I’ve heard a few times recently a general nonchalant approach to data protection compliance and a feeling that the ICO’s only after the “big boys”. After all if the mainstream media is the only guide you have to what the ICO is up to, then fair enough, they’re only interested in reporting the big fines and the household names (for example BA and Marriott – which incidentally neither have translated into any actual action so far (and the original intentions to fine were in the summer of 2019!)). Granted the ICO have only fined one company under GDPR, but they have actioned quite a few under old Data Protection (which occurs when a breach occurred before May 2018, when GDPR came into force, for example the recent case against Cathay Pacific (which is from March and still the headline enforcement action on their “Action we’ve taken” page)).
On the face of it – I get it. Difficult to see why you should worry about data protection when there seems to be little ICO action to indicate you might be at risk. But what if they’re busy, you just don’t know about it? This is one of the key takeaways you should take from the ICO’s 2019/20 Annual Report. Covering the 12 months to 31st March 2020 the report includes details of their main achievements (publication of the Age Appropriate Design code, launch of their regulatory sandbox, etc.), but it also includes some of the stats around just how busy they have been on the enforcement workload side:
- 38,514 complaints with 60% resulting in an infringement
- 395,197 calls to the ICO helpline, 54,052 via live chat, 22,050 written responses
- 11,854 personal data breaches reported, although 95% of them not resulting in action; most breaches (20%) of them were in the health sector, 17% in general business and 14% in education
- 127940 reports were received relating to issues regarding PECR (Privacy Electronic Communications Regulations – the law regarding direct marketing and using cookies) including 2544 complaints about cookies
And that’s not all. If you look at the Enforcement section of the ICO’s website, you’ll see just what they’ve been actioning, in 2020 alone so far (as of 24th August 2020), they:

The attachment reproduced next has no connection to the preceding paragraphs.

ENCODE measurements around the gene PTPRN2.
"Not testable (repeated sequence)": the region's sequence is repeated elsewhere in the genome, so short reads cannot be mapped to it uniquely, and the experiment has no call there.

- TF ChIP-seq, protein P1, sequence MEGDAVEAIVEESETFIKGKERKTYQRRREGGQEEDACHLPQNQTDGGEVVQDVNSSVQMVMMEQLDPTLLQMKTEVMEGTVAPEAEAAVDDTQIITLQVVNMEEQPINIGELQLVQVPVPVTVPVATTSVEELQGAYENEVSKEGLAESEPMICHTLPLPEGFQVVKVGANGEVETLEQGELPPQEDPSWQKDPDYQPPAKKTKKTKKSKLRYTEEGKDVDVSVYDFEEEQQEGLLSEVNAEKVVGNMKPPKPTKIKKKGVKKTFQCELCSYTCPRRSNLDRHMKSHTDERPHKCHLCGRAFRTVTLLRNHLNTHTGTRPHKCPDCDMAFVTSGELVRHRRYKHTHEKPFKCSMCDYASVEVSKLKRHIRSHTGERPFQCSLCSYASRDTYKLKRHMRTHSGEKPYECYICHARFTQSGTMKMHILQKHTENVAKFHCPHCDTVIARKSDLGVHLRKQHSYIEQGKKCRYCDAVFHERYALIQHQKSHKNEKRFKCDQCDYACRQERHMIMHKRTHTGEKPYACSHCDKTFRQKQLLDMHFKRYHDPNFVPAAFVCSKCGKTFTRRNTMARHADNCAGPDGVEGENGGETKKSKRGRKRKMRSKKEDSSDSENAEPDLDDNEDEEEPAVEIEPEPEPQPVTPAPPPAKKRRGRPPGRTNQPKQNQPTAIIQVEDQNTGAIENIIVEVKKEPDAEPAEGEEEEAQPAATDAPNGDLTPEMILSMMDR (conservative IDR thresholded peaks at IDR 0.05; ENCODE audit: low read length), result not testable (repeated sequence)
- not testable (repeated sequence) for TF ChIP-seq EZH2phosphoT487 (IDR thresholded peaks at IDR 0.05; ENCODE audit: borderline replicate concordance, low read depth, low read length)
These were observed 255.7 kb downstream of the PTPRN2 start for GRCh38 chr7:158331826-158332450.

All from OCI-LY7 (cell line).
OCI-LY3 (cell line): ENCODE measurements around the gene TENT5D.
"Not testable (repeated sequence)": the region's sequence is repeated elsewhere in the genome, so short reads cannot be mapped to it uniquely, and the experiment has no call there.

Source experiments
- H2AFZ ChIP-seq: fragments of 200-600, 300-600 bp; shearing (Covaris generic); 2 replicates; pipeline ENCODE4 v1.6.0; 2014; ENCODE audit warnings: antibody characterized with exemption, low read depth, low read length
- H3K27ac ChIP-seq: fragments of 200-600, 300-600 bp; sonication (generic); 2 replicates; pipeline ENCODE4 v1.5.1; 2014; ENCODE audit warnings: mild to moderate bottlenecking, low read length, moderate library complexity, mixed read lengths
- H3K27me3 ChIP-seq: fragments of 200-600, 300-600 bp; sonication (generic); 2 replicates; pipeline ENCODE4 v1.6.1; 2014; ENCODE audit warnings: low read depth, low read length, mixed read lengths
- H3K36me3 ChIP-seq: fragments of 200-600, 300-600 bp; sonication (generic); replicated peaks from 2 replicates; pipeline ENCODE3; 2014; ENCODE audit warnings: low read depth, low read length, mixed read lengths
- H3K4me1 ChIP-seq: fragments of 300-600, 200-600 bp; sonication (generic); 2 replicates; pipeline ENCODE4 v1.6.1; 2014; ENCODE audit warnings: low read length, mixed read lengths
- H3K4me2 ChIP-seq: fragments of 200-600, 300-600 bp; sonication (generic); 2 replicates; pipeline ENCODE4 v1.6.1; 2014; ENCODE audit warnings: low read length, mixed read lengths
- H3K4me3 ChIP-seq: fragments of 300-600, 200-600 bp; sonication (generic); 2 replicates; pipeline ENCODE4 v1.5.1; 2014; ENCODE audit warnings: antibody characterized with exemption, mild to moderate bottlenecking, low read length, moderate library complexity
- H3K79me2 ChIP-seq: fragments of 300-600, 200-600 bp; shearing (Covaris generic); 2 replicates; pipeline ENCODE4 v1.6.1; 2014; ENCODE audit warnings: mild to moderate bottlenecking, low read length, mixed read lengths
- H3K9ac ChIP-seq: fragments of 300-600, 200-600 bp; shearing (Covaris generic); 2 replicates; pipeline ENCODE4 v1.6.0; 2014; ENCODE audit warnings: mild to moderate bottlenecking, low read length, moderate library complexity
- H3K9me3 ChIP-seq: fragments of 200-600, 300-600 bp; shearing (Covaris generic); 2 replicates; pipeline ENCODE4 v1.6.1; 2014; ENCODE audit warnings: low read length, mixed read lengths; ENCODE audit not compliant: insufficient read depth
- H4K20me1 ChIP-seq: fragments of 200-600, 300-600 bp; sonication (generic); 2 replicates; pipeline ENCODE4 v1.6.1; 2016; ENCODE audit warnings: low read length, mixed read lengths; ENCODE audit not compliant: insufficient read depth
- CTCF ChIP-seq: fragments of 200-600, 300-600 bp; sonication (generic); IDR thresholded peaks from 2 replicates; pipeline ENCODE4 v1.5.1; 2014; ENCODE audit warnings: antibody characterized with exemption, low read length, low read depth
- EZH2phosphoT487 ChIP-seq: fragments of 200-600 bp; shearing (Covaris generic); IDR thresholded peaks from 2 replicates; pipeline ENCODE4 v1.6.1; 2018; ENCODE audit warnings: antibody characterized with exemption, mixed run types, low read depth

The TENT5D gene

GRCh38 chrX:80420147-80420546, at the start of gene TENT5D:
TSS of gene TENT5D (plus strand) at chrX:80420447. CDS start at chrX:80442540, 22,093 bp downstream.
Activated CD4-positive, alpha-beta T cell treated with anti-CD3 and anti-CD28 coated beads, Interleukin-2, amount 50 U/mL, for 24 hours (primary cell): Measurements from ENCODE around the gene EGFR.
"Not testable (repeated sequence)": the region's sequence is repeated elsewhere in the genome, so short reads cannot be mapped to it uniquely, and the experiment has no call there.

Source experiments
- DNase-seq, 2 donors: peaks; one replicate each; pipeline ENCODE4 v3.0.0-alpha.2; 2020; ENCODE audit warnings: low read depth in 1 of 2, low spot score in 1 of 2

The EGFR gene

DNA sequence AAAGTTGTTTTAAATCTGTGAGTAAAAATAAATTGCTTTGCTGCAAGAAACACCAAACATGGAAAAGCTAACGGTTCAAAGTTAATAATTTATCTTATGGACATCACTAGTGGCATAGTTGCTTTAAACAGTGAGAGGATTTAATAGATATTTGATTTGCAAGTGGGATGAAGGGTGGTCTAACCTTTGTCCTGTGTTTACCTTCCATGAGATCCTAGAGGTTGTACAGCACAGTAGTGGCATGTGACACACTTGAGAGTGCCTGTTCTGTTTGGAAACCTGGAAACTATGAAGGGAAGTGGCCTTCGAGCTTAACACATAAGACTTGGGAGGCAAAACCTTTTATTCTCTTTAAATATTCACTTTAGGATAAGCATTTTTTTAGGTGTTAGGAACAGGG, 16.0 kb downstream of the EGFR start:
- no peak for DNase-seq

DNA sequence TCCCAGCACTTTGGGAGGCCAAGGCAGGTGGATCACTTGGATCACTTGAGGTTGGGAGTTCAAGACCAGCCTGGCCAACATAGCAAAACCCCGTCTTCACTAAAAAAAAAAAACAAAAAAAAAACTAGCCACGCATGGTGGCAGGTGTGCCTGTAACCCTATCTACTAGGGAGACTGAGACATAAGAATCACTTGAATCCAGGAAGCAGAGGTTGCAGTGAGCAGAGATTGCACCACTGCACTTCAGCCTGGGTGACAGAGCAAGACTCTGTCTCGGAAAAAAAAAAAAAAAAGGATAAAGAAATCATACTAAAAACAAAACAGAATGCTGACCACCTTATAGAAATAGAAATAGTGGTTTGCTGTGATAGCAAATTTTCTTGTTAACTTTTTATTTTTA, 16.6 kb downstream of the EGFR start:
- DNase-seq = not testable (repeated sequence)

- Fined DSG Retail £500,000 for security failings
- Prosecuted a former social worker who passed personal data of service users to a third-party
- Fined CRDNN £500,000 for making more than 193m automated nuisance calls
- Fined Cathay Pacific £500,000 for failings in its IT systems (server security, server patching, lack of access controls)
- Prosecuted a Town Clerk for blocking a Freedom of Information request
- Fined Black Lion Marketing £171,000 for unsolicited direct marketing calls
- Fined Decision Technologies £90,000 for email marketing breaches caused by third-parties they’d used to send emails
- Fined Rain Trading £80,000 for unsolicited marketing calls
- Fined Koypo Laboratories £100,000 for unsolicited marketing emails
So, just because it’s not reported in the mainstream media, doesn’t mean the ICO aren’t dealing with compliance. And what if someone complained about your organisation’s data handling? Do you have all the right answers for the ICO – they could ask for your register of data processing activities, or want to speak to you about an alleged infringement, and in some cases they may even ask you to participate in a consensual audit.
If you’re happy to take the risk of dealing with an issue if/when it happens then fine. If you’re not so happy to take the risk, then let’s talk about how we can help you to put all the necessary measures in place to minimise that risk.
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